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Re: Kendo, kenjutsu and HEMA

Postby Gordon L » 24 Apr 2012 05:46

NeilG wrote:You make it sound like the rules are constantly changing. Shinai specs haven't changed significantly in the nearly 30 years I have been practicing. I think as of the 2003 or possibly 2006 rules the minimum weight went up 10 g for men's shinai.


It was pre-2006, but i don't know when.

The safety gain from a 10g increase doesn't sound significant. So perhaps there was another, earlier change?

And yes, I agree - given that I said it myself in my earlier post - that for kendoka, shinai are short-lived. But I also pointed out that older shinai last a lot longer with people who only use them intermittently.
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Postby NeilG » 24 Apr 2012 06:56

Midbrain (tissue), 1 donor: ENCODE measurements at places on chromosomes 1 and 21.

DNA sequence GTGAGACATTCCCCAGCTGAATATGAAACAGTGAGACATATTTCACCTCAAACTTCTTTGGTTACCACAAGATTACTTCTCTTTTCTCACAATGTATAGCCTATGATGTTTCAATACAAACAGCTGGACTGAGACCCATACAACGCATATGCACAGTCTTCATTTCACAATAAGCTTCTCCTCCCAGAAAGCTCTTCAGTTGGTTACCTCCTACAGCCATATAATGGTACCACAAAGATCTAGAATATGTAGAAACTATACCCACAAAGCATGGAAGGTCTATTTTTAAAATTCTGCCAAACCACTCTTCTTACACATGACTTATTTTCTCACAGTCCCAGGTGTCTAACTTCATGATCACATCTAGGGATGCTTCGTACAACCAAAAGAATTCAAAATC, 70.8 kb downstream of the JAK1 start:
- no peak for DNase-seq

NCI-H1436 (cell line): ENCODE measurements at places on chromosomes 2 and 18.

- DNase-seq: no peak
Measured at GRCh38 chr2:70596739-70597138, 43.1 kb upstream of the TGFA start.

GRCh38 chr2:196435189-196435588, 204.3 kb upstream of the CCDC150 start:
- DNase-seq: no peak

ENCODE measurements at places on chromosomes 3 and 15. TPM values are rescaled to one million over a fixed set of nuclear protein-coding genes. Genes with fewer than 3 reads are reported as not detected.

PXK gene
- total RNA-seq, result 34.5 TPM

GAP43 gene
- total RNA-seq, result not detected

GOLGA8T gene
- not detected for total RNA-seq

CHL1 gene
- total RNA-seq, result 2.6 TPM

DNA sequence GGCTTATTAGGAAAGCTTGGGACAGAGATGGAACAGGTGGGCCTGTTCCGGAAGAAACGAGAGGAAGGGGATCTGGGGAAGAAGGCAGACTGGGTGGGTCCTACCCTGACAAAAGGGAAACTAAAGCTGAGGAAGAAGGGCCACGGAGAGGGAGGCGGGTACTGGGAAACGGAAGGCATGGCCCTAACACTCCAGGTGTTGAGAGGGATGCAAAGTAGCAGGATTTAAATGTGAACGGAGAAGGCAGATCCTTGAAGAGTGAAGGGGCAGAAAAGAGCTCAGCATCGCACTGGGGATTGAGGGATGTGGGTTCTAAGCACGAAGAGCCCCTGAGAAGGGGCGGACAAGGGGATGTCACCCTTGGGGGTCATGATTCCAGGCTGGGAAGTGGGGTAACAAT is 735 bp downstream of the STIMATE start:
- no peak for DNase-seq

Gordon L wrote:I find your charactisation of schools that put primacy of iaido and waza over sparring as untraditional and impure, hmmm, interesting.

Ineffective? Sure. Not "real koryu"?
That's not what I said. The impression I get from your posts and the PM you sent is that you have been involved with people who practice some of the techniques of various koryu. That is not the same as practicing a koryu even if the waza are identical (highly unlikely). You either are a member or you're not.

For more on this, read some of the articles found here, particularly this one.
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Postby Ulrich von L...n » 24 Apr 2012 07:42

Max C. wrote:In Maeda's time kendo had already been introduced in schools and many different governmental bodies. It is also common for schools to share the same halls, and so I wouldn't be surprised if he came to learn it between classes. Whatever the reason his position in the picture is clearly kendo in nature.